“Where do you want me to place these? I doubt you can carry them.”
She doubted it, as well. “This way,” she said, leading the middle-aged man into her living room. “Right here will do.”
She stared as he set the potted bush down and stepped back. “Whoever sent these probably meant for you to plant this outside. I’ve never seen anything so large. He didn’t just send you long-stemmed roses. He sent you the entire rosebush.”
Channing nodded. “Wait a second so I can give you a tip.”
“No need,” he said, heading toward the door. “It’s already been taken care of. Your guy thought of everything. Nice fellow.”
Yeah, nice fellow, she thought, closing the door behind the deliveryman and turning to stare at the bush again. She’d read the card already and knew exactly who’d sent them, and she couldn’t forget what the card had said.
I love you.
What in the world was going on in that head of Zane’s? Why was he trying to get a head start on falling in love when she hadn’t even started pushing him yet?
She glanced over at the clock and then hurried to her bedroom. He would be here in less than thirty minutes, and she still had to put on her makeup. Good thing she never used a whole lot. Just a little powder and lipstick. Zane had often complimented her on her natural beauty.
She was wearing a pair of shorts and a tank top; she figured she’d keep them on. After all, she and Zane were going to a drive-in. If they decided to grab something to eat later, they could go to a fast-food place. Or they could come back here since she had plenty of food in the refrigerator.
She tossed her hair back from her face and tossed the idea from her head. She didn’t need to give Zane any encouragement by inviting him to her house after the movies. She would push, but it would be on her time and in her own way.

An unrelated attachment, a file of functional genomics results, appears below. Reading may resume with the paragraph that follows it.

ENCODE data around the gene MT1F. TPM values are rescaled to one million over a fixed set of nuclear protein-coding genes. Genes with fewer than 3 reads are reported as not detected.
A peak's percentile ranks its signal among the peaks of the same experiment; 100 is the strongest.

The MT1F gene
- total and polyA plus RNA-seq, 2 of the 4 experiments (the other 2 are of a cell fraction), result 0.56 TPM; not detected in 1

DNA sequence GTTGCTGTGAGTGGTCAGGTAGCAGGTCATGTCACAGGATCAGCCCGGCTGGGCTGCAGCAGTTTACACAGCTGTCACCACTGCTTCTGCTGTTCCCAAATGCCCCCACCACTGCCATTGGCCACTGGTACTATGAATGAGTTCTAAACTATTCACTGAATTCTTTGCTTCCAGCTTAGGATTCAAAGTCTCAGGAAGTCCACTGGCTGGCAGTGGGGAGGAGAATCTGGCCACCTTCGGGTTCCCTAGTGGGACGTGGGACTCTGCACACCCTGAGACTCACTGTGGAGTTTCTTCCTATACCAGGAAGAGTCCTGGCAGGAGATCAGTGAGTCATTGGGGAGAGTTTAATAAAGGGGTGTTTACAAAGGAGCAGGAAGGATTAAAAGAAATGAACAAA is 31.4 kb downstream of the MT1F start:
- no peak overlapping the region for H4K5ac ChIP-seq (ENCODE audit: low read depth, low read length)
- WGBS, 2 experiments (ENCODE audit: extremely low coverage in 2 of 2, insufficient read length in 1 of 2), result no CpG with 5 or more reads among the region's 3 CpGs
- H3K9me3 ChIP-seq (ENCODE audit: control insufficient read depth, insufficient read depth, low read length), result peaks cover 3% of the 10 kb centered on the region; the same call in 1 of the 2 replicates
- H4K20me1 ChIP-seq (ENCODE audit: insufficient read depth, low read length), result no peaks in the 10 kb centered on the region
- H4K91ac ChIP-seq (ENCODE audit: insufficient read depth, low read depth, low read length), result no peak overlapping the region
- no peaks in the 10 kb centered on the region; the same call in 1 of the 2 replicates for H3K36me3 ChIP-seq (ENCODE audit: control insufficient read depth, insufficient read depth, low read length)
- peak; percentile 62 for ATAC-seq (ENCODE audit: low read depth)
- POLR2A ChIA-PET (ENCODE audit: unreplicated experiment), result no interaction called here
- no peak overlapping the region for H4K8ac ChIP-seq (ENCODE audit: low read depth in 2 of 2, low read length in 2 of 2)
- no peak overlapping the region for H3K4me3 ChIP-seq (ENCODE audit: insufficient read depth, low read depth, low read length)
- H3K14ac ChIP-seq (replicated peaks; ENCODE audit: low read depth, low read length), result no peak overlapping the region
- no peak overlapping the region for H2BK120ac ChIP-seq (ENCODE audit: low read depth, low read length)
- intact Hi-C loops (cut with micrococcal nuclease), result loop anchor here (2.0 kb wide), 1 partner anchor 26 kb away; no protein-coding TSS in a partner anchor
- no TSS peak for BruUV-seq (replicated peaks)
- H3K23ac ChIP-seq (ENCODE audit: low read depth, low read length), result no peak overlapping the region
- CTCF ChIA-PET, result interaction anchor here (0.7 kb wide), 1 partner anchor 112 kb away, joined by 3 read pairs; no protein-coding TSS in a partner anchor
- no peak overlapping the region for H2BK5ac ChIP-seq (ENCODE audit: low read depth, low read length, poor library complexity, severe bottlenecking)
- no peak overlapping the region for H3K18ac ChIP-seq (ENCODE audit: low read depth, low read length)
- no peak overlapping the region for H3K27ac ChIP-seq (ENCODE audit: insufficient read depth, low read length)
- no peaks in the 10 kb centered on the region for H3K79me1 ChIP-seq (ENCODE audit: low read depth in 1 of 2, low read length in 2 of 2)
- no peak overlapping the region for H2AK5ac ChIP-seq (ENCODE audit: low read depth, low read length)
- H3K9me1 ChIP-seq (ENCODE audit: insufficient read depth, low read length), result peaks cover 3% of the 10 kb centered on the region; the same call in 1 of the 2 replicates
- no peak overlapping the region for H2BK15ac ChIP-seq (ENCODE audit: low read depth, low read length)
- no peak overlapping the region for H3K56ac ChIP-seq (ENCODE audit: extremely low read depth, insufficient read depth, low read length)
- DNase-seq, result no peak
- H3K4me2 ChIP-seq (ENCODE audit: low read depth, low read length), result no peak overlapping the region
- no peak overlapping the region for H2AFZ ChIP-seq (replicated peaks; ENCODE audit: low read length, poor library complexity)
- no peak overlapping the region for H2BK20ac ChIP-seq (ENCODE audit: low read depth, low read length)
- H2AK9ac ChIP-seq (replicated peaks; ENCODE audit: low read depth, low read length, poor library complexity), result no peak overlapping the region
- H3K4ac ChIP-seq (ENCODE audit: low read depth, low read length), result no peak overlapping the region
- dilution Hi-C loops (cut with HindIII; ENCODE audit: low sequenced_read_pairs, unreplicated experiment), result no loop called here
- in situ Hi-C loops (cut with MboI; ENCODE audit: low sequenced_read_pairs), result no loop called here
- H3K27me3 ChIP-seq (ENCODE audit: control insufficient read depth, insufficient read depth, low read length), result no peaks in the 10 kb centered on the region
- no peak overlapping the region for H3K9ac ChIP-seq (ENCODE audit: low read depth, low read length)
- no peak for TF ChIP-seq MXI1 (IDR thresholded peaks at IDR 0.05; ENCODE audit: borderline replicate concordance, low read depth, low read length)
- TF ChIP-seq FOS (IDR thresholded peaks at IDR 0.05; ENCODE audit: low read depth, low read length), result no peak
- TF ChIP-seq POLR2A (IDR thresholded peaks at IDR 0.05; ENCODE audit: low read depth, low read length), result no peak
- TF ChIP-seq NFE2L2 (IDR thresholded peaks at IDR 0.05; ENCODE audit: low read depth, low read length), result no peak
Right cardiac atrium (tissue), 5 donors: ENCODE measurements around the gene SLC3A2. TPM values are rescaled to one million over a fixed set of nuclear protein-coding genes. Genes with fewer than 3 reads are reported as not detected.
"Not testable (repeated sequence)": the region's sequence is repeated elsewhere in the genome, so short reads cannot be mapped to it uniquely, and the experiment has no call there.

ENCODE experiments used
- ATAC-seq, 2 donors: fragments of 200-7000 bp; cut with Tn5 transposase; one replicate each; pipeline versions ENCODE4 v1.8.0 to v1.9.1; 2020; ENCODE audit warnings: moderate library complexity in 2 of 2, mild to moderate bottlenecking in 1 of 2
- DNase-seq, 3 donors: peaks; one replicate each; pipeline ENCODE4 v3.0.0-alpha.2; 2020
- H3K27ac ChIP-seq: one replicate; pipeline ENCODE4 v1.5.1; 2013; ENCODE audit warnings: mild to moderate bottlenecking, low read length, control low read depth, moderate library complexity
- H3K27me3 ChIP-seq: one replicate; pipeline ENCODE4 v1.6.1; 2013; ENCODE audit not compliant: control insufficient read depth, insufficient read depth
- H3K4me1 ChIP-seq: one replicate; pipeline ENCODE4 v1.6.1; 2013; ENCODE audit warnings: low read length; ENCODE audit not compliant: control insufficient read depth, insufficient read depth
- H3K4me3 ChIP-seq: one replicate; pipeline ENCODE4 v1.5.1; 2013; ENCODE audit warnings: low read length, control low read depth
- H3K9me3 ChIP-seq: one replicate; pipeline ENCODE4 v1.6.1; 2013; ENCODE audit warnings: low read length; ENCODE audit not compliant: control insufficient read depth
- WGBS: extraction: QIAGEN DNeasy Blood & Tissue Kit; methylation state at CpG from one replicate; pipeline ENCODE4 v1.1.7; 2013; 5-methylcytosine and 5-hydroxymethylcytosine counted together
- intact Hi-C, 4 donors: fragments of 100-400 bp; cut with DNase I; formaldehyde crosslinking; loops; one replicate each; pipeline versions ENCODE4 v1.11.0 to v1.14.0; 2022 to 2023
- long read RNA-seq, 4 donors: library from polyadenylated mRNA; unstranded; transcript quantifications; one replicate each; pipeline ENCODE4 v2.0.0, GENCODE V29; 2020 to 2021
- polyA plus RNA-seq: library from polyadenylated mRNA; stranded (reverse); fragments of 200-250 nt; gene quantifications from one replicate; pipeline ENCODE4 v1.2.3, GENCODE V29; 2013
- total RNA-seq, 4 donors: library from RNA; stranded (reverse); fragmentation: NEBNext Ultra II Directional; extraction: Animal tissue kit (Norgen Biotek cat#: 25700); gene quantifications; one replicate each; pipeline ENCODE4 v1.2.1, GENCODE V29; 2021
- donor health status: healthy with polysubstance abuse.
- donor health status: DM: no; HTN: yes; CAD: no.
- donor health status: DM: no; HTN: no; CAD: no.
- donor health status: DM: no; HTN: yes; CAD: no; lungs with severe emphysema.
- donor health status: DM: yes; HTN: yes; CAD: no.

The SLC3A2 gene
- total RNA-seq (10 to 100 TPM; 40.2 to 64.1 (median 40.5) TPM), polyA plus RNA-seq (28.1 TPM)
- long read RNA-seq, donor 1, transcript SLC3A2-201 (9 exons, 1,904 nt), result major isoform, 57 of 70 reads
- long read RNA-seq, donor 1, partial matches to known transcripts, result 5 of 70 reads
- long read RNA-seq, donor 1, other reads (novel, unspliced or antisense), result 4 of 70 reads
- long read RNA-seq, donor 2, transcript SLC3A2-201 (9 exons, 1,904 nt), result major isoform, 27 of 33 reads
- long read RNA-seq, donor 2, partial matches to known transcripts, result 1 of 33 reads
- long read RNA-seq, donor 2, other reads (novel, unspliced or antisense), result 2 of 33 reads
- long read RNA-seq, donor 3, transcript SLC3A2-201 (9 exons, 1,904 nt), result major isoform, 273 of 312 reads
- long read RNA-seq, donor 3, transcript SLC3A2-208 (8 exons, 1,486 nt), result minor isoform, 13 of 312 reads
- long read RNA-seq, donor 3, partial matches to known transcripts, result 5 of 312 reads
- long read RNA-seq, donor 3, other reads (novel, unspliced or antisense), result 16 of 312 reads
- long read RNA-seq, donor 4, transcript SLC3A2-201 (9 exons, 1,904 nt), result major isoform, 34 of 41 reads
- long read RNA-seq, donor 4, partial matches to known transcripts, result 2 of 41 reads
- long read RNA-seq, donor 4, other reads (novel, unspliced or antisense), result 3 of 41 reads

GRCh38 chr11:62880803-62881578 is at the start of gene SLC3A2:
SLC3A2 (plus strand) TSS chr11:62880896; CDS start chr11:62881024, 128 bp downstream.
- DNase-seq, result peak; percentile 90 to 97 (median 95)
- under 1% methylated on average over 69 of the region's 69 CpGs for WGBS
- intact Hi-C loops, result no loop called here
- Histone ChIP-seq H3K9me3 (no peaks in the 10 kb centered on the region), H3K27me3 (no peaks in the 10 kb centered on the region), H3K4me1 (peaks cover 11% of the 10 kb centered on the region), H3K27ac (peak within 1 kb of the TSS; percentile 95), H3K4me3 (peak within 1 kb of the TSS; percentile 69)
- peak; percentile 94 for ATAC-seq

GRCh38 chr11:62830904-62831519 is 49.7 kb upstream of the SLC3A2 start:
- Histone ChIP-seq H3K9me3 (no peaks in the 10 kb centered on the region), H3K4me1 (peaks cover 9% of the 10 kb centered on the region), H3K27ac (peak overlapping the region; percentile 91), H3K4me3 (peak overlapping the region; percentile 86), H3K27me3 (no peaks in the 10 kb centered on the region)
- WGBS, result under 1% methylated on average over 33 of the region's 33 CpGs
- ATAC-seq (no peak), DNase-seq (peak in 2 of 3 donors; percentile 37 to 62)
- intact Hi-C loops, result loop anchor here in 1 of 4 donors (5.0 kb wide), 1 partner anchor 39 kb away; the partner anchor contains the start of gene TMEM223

She drew in a deep breath when she heard his knock. Giving herself one last check in the full-length mirror, she left her bedroom and headed for the door.
* * *
When Channing opened the door, Zane shoved his hands into the pockets of his slacks and looked down at himself. He then glanced up at her and smiled. “I think I might be a little overdressed.”
A smile touched Channing’s lips when she stepped aside to let him in. “Yes, I would say just a little. We’re just going to the drive-in, Zane. No need for the jacket, shirt and slacks. You could have worn shorts or jeans with a T-shirt.”
He shrugged. “I don’t own a pair of shorts.”
She lifted a brow. “You’re kidding.”
He chuckled. “No, why would I kid about something like that? Have you forgotten I live in Colorado?”
“No, but there are warm days there. In fact, I remember a few times during the summer when it got up in the nineties.”
“Possibly, but I feel more comfortable in jeans or long pants. If there’s a problem with what I’m wearing, I can go back by the hotel and change.”
She waved off his words. “No problem. I’m fine with it. I just want you to be comfortable.”
“Oh, I plan to be comfortable.”
“Okay, then. Are you ready? All I have to do is—”
“Come here,” he interrupted in a low, husky tone, pulling her into his arms. “You look good, and you smell good, too.”
She went to him easily, willingly. Doing so reminded her of the time when things had been so good for them. A time when she had felt sure of herself where he was concerned. “Thank you. And I should also be thanking you for the flowers. Or should I say the rosebush. It’s beautiful.”
“So are you.”
“Thank you. Now as far as the card is concerned…”
“What about it?” He continued holding her in his arms. It was as though this was where she was meant to be.
“Getting carried away, don’t you think? Not giving me much room to push.”
He feigned ignorance. “You think so?”
“You think I’m moving too fast?”
Channing sighed deeply before pulling herself from his embrace and taking a step back. He could see the irritation in her expression. “What you’re doing is saying things you don’t mean. So chill, okay?”
He did mean them, and he intended for her to know it. But for now… “Okay. Are you ready to go?”
“Yes, let me grab my tote bag.”